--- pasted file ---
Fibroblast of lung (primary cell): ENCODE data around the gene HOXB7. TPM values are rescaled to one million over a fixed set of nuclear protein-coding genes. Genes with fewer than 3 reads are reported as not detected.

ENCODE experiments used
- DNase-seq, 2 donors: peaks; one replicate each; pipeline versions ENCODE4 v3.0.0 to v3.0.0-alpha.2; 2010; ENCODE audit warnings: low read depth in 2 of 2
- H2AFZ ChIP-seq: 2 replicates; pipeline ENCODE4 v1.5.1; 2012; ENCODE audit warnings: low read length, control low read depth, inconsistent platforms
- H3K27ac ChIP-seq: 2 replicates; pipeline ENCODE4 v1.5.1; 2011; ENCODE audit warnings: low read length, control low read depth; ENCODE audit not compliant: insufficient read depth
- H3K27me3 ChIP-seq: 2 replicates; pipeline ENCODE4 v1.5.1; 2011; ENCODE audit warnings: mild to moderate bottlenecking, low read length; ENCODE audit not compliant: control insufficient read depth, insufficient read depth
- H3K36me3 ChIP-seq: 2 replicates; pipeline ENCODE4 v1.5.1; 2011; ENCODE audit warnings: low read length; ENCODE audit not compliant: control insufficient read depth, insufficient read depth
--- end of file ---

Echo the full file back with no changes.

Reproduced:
Fibroblast of lung (primary cell): ENCODE data around the gene HOXB7. TPM values are rescaled to one million over a fixed set of nuclear protein-coding genes. Genes with fewer than 3 reads are reported as not detected.

ENCODE experiments used
- DNase-seq, 2 donors: peaks; one replicate each; pipeline versions ENCODE4 v3.0.0 to v3.0.0-alpha.2; 2010; ENCODE audit warnings: low read depth in 2 of 2
- H2AFZ ChIP-seq: 2 replicates; pipeline ENCODE4 v1.5.1; 2012; ENCODE audit warnings: low read length, control low read depth, inconsistent platforms
- H3K27ac ChIP-seq: 2 replicates; pipeline ENCODE4 v1.5.1; 2011; ENCODE audit warnings: low read length, control low read depth; ENCODE audit not compliant: insufficient read depth
- H3K27me3 ChIP-seq: 2 replicates; pipeline ENCODE4 v1.5.1; 2011; ENCODE audit warnings: mild to moderate bottlenecking, low read length; ENCODE audit not compliant: control insufficient read depth, insufficient read depth
- H3K36me3 ChIP-seq: 2 replicates; pipeline ENCODE4 v1.5.1; 2011; ENCODE audit warnings: low read length; ENCODE audit not compliant: control insufficient read depth, insufficient read depth